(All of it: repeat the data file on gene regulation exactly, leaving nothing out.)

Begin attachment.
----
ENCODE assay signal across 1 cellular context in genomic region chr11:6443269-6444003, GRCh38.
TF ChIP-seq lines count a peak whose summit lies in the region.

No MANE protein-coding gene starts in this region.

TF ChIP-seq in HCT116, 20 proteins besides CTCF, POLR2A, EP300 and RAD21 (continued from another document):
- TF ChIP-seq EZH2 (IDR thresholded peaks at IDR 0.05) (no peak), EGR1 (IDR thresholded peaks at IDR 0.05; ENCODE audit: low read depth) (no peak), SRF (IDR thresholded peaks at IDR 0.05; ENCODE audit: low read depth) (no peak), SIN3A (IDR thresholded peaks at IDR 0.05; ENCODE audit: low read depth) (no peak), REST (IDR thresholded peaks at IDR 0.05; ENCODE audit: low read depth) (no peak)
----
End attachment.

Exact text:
ENCODE assay signal across 1 cellular context in genomic region chr11:6443269-6444003, GRCh38.
TF ChIP-seq lines count a peak whose summit lies in the region.

No MANE protein-coding gene starts in this region.

TF ChIP-seq in HCT116, 20 proteins besides CTCF, POLR2A, EP300 and RAD21 (continued from another document):
- TF ChIP-seq EZH2 (IDR thresholded peaks at IDR 0.05) (no peak), EGR1 (IDR thresholded peaks at IDR 0.05; ENCODE audit: low read depth) (no peak), SRF (IDR thresholded peaks at IDR 0.05; ENCODE audit: low read depth) (no peak), SIN3A (IDR thresholded peaks at IDR 0.05; ENCODE audit: low read depth) (no peak), REST (IDR thresholded peaks at IDR 0.05; ENCODE audit: low read depth) (no peak)